Knockin’ on the Bank’s Door: Why is Self-Employment Going Down?
44 Pages Posted: 17 Nov 2020
Date Written: May 30, 2020
This study analyzes a decline in the ability to obtain financing as a potential explanation for the observed decrease in the U.S. self-employment. The shrinking of the U.S. bank branch network since 2010 and the increased average borrower-lender distance reduce the accessibility of credit institutions for borrowers. To evaluate the impact of the CMA on entry into self-employment, I disaggregate the self-employed into two categories: entrepreneurs whose businesses depend on business loans (incorporated self-employed) and other self-employed (unincorporated self-employed). Using a novel data source (the Community Advantage Panel Survey database), I find that the proximity of credit market institutions has heterogeneous effects on the transition to self-employment. An improvement in the CMA increases the likelihood of transition to incorporated self-employment. But for the unincorporated self-employed, the effect is the opposite: the probability of transition to unincorporated self-employment decreases, and workers of this type are more likely to switch to paid employment to be able to receive non-business related loans. The paper discusses the implications of these results for different policies.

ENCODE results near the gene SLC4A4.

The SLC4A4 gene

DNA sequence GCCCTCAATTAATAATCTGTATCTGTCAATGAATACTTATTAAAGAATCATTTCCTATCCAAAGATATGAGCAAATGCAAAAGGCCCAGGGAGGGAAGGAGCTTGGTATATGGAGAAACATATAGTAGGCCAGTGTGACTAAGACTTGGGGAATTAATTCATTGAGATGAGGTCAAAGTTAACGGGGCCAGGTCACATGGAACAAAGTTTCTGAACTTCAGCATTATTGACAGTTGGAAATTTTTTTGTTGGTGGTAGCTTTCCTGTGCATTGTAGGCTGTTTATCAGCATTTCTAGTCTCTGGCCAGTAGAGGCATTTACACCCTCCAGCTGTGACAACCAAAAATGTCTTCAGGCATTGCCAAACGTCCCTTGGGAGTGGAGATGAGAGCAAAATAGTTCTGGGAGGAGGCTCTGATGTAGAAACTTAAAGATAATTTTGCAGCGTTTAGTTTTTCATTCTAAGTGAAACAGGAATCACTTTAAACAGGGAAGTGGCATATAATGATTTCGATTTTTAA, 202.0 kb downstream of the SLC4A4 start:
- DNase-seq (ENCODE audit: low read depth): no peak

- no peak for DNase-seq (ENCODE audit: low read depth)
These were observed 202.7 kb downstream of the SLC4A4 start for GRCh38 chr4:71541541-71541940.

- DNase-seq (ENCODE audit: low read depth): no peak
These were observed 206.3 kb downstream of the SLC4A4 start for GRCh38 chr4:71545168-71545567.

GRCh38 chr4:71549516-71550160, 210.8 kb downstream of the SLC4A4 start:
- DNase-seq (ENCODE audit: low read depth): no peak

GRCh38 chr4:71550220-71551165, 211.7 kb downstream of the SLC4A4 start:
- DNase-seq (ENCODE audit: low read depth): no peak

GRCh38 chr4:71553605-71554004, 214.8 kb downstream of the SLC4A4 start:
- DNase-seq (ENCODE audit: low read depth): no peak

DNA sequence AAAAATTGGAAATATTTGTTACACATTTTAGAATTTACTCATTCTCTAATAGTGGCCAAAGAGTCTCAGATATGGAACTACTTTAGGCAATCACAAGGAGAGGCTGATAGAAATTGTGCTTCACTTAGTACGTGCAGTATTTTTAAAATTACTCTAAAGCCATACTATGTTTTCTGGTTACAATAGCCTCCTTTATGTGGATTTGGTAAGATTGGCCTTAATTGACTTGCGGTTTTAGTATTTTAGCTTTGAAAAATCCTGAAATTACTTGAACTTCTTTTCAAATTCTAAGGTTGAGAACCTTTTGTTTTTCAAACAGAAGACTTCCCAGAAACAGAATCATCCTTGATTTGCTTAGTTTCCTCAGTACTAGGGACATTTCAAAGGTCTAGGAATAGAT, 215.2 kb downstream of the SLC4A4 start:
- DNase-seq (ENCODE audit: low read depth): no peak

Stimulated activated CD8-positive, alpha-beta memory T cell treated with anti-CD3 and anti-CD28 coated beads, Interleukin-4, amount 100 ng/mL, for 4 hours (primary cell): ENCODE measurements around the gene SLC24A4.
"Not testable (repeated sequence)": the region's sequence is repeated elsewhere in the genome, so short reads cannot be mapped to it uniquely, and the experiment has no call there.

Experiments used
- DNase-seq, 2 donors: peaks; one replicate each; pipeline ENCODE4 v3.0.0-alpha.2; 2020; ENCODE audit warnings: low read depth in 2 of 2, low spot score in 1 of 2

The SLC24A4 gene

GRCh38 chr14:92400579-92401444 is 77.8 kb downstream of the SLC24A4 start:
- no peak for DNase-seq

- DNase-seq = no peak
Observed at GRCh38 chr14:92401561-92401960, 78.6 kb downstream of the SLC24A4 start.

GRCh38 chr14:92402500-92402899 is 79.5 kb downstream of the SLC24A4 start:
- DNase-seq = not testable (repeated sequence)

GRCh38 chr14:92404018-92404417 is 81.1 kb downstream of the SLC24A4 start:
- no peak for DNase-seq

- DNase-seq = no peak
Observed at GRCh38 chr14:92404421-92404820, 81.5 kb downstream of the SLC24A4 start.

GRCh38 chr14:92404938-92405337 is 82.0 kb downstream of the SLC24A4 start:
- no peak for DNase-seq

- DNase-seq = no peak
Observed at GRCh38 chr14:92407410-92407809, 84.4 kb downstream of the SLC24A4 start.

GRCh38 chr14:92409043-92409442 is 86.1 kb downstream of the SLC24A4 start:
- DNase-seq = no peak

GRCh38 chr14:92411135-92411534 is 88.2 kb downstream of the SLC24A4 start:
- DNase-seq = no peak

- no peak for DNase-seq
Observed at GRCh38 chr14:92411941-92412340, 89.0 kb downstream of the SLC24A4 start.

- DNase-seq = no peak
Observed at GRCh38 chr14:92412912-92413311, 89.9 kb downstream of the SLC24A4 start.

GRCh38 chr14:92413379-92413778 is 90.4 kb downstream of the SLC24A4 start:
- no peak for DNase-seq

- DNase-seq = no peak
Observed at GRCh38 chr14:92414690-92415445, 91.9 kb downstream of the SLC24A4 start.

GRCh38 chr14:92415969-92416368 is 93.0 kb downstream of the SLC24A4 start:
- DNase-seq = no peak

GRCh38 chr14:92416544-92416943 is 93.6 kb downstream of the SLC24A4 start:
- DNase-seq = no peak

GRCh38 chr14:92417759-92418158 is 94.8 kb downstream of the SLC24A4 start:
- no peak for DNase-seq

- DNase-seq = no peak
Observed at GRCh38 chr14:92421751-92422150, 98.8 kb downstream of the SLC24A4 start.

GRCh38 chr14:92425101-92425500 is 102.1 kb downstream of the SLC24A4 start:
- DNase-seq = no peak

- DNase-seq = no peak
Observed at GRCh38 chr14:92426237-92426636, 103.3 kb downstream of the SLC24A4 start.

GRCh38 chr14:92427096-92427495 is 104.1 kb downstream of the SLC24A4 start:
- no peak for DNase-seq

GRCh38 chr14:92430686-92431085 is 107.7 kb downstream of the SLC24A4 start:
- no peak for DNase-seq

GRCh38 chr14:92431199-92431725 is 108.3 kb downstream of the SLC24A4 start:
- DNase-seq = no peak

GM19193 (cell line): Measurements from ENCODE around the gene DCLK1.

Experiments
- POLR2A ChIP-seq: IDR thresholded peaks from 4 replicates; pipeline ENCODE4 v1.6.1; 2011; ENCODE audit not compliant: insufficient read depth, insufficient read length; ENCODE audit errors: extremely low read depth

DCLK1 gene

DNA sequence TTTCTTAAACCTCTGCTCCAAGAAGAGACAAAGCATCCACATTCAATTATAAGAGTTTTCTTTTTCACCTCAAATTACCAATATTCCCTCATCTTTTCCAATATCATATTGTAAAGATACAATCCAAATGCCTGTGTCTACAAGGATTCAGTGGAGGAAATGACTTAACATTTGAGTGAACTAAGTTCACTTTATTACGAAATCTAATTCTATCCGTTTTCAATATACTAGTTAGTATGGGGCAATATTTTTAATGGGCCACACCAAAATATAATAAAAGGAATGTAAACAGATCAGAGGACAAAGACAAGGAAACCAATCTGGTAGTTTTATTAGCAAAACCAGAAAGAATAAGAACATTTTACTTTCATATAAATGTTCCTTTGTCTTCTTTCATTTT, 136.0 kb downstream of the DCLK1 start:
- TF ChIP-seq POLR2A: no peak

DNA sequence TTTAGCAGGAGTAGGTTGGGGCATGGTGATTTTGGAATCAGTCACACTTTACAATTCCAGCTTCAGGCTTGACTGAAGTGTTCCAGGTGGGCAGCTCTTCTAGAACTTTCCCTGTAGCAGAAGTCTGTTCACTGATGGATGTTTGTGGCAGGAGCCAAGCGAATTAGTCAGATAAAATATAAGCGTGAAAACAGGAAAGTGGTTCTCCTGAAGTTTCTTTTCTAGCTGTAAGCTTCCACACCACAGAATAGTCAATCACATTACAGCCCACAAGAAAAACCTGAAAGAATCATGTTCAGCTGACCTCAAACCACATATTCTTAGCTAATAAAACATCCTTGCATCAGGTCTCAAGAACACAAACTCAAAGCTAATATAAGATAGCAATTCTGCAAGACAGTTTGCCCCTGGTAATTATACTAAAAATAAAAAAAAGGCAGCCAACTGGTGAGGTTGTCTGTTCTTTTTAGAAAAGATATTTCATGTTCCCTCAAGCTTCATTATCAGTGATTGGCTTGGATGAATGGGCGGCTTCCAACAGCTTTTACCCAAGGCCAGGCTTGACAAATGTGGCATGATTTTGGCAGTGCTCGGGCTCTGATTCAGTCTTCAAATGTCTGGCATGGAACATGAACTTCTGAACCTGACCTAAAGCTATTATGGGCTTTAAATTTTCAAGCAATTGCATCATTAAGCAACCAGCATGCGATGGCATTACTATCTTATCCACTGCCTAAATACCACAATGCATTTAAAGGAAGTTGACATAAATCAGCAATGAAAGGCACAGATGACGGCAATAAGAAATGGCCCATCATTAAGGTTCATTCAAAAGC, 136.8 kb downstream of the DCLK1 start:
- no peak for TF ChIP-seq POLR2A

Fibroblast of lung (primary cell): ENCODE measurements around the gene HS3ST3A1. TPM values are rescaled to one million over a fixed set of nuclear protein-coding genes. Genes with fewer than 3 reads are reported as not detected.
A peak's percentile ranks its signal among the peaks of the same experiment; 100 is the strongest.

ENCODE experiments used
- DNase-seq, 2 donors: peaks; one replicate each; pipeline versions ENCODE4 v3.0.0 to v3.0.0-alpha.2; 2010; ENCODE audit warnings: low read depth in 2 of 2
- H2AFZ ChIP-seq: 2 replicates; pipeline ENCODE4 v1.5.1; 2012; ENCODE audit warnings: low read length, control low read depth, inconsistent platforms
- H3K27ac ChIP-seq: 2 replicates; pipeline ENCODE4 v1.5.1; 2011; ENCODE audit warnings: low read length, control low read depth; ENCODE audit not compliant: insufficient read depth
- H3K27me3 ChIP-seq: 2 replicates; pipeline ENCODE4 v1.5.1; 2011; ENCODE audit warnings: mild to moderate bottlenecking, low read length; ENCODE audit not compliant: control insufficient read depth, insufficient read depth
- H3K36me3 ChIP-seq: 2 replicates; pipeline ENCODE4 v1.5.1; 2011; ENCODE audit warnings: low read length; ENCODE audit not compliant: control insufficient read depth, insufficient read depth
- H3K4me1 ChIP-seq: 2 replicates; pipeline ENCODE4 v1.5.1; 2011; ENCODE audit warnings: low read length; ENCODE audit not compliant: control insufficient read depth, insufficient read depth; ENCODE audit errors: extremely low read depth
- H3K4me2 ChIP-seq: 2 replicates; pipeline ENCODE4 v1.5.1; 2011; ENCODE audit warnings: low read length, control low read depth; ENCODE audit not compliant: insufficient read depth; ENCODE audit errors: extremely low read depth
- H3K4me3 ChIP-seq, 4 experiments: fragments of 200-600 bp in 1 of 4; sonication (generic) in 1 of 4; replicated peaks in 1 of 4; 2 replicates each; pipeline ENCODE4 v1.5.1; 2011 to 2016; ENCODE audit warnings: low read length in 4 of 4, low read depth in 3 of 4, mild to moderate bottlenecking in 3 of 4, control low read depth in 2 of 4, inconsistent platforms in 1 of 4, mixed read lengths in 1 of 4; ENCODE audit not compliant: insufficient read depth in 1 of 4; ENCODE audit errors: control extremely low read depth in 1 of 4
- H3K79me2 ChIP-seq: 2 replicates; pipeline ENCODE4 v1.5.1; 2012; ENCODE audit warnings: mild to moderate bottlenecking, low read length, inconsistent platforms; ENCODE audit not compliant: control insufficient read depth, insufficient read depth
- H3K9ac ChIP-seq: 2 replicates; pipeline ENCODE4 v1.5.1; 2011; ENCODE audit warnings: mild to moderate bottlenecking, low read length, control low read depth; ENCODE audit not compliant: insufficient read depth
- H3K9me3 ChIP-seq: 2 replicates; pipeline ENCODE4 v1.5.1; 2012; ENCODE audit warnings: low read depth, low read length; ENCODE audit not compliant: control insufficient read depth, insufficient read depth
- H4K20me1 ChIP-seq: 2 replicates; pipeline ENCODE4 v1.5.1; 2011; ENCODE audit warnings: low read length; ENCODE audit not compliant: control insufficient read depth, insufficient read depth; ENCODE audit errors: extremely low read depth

Keywords: Self-employment, Access to Credit Market, Labor Mobility
JEL Classification: G21, G51, J62, L84, R12, R32
Suggested Citation: Suggested Citation